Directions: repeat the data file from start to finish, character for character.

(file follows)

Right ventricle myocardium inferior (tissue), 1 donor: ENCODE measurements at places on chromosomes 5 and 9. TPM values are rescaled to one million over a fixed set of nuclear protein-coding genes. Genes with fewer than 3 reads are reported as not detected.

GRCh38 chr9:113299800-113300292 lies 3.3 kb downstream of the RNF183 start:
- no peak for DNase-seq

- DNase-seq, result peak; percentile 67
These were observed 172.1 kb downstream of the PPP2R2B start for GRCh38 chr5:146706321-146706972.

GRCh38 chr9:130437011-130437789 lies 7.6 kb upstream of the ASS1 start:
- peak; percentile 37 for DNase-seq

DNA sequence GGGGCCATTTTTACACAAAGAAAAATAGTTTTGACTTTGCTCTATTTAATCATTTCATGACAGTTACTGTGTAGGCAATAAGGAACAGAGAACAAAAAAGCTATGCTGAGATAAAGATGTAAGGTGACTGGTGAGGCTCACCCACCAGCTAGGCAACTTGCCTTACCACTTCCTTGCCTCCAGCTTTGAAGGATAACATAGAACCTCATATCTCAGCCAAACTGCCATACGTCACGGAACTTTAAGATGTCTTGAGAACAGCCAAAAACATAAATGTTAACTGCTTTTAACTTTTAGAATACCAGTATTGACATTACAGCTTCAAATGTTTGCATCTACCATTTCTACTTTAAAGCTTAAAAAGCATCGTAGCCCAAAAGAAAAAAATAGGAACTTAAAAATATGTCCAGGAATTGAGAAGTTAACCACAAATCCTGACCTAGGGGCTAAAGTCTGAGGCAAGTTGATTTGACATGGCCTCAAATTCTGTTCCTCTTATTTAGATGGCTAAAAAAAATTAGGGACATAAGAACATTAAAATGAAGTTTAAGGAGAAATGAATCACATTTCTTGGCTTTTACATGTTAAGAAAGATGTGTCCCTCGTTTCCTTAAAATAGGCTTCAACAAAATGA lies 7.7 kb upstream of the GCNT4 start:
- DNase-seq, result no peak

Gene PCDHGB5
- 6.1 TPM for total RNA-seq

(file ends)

Right ventricle myocardium inferior (tissue), 1 donor: ENCODE measurements at places on chromosomes 5 and 9. TPM values are rescaled to one million over a fixed set of nuclear protein-coding genes. Genes with fewer than 3 reads are reported as not detected.

GRCh38 chr9:113299800-113300292 lies 3.3 kb downstream of the RNF183 start:
- no peak for DNase-seq

- DNase-seq, result peak; percentile 67
These were observed 172.1 kb downstream of the PPP2R2B start for GRCh38 chr5:146706321-146706972.

GRCh38 chr9:130437011-130437789 lies 7.6 kb upstream of the ASS1 start:
- peak; percentile 37 for DNase-seq

DNA sequence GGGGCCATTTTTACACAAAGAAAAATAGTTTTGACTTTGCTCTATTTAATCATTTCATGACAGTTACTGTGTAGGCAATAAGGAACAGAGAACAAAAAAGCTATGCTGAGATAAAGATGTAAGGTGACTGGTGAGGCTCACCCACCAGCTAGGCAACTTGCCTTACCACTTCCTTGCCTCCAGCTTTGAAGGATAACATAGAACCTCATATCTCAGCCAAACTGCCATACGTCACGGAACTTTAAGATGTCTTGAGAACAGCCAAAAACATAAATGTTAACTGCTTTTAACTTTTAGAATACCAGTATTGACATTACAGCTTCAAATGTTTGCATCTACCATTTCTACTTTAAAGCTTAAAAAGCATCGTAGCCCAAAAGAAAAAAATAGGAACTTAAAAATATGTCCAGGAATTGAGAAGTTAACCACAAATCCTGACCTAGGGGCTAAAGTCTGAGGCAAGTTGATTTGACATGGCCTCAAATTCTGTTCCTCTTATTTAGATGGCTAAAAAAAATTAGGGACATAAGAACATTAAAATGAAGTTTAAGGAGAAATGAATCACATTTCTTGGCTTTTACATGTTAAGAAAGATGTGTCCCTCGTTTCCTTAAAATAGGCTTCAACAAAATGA lies 7.7 kb upstream of the GCNT4 start:
- DNase-seq, result no peak

Gene PCDHGB5
- 6.1 TPM for total RNA-seq